B4 lenses that were made to work with 2/3 inch chip cameras like Sony's DigiBeta, XDCAM etc had an amazing range, but can you use them on a large senson super 35mm camera?
In short, the answer to this is usually yes, but with some limitations.
Firstly, let's look at why you might want to do this.
A 70-200mm lens gives you a zoom range of roughly 3 x
Canon B4 lenses will do well over 20x. For example the HJ22 will give you something like 30mm to 672mm (so 22 x) and then you have a doubler included on this lens to get you to 1462mm.
As well as having a huge range, B4 lenses also have a servo, for smooth zooms, large focus throws and are parfocal through the range and have external iris control. In other words: they are made for TV.
Considering all this, you might think, why not just buy an old HJ22 or HJ17 and leave it on a S35 chip camera, like a Sony FS7, F5, F55 or Canon C300 and leave it there.
The issue here is that with such a massive zoom range comes a cost: you are shooting through a whole load of glass and this has an effect on the quality of the image. If you want to shoot an interview at say 70mm, your shot will obviously look much much better through a 70mm prime lens, or a 70-200mm zoom than it would though a B4 broadcast lens.
This drop in picture quality from a B4 mount lens manifests itself in several different ways: chromatic aberration, loss of sharpness especially at the edges of lens, flaring and a loss of contrast.
Another big difference between cine lenses and stills lenses versus a B4 video lens is the depth of field. Although a Canon HJ22 might say f1.8 on the iris, it will not give you the same effect as shooting a 50mm prime at f1.8. The reason for this is that crop factor: a large 4 times. Even wide open at 1.8 there is still a pretty big depth of field on a B4 lens.
There are instances when you absolutely need a huge range zoom and this is when converters B4 to PL, EOS, etc are useful. You could of course just use a large cine lens, but the costs will be pretty huge. I have used Arri Aluras several times where range is needed, but they have no where near the range of a B4 mount lens, and a pretty pricey. The Arri Alura 18-80 T2.6 costs upwards of 20k to buy and several hundred a day to rent. If you want a bigger range, the costs go even higher.
So with that in mind, let's take a look at the cheaper option. B4 mount lenses have been around for years, they aren't quite obsolete just yet, as they have lots of uses in sports and news etc, but you can still pick up used ones pretty cheaply.
So how do we make a lens built for a small chip camera work on a large chip camera? There is a pretty big difference in the chip size of a 2/3 inch camera and a super 35 sensor. you can find out more about crop factors here.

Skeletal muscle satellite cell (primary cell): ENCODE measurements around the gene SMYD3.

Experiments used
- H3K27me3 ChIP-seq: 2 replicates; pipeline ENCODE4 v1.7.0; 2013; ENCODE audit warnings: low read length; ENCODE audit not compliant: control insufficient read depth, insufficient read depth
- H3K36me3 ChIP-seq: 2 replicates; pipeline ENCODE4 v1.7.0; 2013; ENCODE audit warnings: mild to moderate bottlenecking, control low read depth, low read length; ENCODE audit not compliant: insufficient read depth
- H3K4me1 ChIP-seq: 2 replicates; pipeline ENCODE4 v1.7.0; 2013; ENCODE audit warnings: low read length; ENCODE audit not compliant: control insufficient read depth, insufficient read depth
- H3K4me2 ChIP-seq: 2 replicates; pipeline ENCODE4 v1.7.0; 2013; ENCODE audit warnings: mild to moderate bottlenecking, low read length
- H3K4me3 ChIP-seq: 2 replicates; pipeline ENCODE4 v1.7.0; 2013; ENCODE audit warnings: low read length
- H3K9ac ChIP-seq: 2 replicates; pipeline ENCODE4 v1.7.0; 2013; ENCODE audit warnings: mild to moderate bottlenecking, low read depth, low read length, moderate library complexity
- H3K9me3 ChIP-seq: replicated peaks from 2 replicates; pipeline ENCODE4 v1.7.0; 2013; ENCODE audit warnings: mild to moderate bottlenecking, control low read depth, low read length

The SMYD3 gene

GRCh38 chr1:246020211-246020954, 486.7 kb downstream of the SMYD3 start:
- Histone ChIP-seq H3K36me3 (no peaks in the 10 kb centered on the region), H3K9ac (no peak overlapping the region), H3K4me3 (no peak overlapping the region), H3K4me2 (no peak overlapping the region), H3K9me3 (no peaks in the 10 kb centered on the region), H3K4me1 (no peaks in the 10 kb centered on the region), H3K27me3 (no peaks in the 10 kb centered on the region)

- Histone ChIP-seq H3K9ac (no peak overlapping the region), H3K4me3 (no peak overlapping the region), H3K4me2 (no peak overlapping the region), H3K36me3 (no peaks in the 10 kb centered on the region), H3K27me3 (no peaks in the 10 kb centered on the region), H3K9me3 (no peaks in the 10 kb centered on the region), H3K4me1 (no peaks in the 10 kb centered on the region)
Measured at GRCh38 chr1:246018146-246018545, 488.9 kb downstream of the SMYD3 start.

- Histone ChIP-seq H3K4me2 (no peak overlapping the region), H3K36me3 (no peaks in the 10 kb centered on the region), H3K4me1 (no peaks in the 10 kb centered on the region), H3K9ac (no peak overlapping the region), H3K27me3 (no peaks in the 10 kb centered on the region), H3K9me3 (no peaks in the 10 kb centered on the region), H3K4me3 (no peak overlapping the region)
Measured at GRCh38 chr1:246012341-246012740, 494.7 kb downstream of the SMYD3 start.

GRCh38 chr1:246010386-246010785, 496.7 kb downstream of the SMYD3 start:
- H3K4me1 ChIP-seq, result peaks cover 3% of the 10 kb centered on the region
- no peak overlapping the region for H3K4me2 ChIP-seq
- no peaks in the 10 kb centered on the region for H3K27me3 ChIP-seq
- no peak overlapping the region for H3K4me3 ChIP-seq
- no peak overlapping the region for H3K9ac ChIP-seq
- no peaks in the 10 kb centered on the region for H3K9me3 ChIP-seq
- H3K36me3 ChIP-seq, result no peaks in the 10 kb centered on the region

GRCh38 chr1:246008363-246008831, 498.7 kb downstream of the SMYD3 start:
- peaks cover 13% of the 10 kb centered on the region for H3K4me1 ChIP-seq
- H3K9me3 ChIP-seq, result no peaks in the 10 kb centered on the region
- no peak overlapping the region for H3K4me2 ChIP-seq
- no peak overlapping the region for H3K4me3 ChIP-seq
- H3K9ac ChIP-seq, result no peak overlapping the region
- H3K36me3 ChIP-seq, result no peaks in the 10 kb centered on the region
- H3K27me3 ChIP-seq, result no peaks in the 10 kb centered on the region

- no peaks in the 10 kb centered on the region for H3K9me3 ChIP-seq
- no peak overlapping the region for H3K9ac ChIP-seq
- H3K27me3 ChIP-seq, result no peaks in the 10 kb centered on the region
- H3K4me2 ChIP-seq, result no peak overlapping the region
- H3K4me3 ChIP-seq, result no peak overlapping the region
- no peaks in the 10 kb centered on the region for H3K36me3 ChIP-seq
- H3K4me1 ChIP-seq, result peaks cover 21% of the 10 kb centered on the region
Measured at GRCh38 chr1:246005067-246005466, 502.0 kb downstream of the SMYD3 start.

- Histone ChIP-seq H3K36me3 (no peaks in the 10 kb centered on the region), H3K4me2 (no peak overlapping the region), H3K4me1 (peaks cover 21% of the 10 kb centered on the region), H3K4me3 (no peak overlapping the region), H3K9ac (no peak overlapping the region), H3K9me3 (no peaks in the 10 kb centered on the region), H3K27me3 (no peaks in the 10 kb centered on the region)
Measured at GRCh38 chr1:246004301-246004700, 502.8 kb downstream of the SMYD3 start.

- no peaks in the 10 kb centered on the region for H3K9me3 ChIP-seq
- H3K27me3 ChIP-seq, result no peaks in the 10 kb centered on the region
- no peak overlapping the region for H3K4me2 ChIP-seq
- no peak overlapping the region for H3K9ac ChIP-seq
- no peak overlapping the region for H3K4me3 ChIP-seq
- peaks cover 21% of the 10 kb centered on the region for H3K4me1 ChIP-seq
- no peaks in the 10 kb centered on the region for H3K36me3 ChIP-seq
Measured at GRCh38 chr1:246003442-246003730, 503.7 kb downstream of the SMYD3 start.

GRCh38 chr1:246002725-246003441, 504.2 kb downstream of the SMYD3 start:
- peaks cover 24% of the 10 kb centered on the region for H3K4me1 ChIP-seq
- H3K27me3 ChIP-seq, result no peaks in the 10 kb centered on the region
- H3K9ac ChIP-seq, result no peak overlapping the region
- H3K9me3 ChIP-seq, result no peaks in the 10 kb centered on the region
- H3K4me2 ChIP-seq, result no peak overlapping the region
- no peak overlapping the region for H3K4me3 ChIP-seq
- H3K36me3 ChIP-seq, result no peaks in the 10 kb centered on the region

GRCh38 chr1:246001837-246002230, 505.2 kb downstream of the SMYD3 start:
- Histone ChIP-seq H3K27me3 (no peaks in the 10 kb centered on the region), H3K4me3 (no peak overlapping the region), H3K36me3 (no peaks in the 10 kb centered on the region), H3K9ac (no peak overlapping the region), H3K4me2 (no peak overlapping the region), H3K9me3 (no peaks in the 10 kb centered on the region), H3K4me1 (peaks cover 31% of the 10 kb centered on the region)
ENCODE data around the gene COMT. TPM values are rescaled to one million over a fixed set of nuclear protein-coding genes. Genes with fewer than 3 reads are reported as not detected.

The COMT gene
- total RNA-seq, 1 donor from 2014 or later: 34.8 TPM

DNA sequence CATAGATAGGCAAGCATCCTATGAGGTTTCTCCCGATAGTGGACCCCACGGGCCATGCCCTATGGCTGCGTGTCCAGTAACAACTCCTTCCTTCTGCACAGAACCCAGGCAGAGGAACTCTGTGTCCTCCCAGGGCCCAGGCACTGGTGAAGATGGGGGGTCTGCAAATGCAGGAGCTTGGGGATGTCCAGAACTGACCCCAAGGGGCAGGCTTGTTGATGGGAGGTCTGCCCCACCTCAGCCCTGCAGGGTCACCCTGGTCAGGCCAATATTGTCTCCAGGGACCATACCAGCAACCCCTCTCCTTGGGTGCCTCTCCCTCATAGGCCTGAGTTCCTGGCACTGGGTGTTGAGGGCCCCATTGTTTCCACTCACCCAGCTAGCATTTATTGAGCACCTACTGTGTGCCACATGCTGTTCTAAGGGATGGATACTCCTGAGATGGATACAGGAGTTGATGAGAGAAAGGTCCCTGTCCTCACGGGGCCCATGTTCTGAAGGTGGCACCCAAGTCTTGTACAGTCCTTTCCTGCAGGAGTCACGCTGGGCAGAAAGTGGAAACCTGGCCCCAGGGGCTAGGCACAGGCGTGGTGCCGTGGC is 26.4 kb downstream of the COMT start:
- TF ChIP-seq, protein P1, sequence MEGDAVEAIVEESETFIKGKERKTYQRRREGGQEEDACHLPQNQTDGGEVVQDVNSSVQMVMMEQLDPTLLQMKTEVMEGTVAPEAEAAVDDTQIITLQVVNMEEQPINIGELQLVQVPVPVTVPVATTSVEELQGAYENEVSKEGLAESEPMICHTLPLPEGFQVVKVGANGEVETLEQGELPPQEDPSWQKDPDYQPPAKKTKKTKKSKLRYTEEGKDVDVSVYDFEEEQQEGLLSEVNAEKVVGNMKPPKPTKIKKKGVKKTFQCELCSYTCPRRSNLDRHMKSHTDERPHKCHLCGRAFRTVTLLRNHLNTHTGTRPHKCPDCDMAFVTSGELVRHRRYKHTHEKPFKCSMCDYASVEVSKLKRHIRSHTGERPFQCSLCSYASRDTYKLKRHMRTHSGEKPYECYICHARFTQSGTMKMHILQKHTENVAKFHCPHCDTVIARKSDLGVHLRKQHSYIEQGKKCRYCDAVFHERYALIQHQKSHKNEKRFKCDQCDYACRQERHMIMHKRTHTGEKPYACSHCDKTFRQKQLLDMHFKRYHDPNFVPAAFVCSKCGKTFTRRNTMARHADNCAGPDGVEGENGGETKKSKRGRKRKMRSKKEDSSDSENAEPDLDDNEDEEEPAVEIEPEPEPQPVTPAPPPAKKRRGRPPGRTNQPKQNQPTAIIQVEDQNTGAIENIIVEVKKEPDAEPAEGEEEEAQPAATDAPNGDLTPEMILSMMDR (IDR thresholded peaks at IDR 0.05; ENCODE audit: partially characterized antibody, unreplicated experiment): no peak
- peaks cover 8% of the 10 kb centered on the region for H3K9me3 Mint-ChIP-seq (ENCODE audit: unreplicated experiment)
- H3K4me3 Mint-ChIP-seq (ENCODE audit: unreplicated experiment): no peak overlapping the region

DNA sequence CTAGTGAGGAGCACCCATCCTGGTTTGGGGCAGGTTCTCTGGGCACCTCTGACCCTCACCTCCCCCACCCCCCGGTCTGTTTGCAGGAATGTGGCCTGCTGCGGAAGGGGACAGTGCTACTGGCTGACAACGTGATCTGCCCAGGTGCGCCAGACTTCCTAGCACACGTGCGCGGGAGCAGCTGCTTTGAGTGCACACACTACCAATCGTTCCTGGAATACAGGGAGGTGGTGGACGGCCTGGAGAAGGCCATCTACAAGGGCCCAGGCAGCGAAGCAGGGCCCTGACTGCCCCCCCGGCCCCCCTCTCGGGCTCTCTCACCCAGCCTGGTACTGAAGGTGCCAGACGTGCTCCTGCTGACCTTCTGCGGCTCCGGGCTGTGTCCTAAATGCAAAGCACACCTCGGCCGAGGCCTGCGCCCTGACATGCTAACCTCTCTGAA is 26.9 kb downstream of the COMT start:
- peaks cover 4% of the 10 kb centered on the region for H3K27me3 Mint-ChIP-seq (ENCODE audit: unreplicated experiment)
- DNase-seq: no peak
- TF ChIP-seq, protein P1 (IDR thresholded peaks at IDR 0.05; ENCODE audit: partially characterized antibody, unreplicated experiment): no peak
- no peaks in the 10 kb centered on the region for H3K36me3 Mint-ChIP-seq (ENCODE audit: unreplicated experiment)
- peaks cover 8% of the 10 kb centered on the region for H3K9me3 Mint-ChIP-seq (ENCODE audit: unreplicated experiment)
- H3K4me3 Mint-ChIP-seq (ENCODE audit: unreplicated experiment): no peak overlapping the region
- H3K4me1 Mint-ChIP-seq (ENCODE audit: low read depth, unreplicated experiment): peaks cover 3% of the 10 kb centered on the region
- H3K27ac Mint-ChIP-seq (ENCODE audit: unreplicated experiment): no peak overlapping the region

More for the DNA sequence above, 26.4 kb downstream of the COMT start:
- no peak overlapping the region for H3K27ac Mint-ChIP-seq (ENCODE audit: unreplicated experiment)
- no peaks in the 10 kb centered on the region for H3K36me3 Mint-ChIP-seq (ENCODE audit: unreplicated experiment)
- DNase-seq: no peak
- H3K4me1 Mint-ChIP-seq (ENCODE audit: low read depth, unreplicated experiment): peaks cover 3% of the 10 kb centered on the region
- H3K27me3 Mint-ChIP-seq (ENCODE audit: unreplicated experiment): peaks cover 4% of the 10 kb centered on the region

In the image below I have layered various sensor sizes over each other so you can see the relative difference. If you are looking at this full size (on a desktop computer or ipad) then the images of 4x bigger than actual life size.
In order for a large Super 35mm camera sensor to work on the smaller coverage offered by a B4 lens you need to zoom in, this can be done digitally, if you have a 4k sensor, or you can use optics i.e use the doubler glass on the zoom lens.
Thankfully, most cameras have a centre scan mode, this includes Sony FS7, Sony F5 F55 and Canon C300mkii
The next thing to consider, is whether there is enough room for the B4 mount to connect in front of the camera sensor, without hitting something. In the case of the DSLR, there may not be enough room as it could hit the mirror. If you have a mirror less camera, then it is more likely that a converter will work. Cameras like Sony's As7 range or Panasonic's Gh5 GH4 etc are more likely to work.
Until recently the Canon C300 mkii had no audio when in centre crop mode (as presumably centre crop was only designed with slow mo in mind). Luckily a newfirmware update has solved that issue, so you can no use centre crop mode and shoot at normal speed with audio.
So where can you get the adapters?
Adapters vary depending on the camera they are for, but often they cost well over $1000 so they might be worth renting if you don't see yourself using them much.
MTF are the main adapter makers for this type of lens, although I recently discovered German manufacturer G IB/E optics HDx35 adapter, which my rental company highly recommend. IB/E optics HDx35 convert B4 to PL mount, it looks like a good product, but I haven't tried it first hand.
MTF I have used several times and can be bought at the links below.
B&H stock b4 to Canon adapters
as well as various B4 to Sony adapters
Below Dan Chung from Newshooter.com shows the MTF adapter on the Canon C300 mkii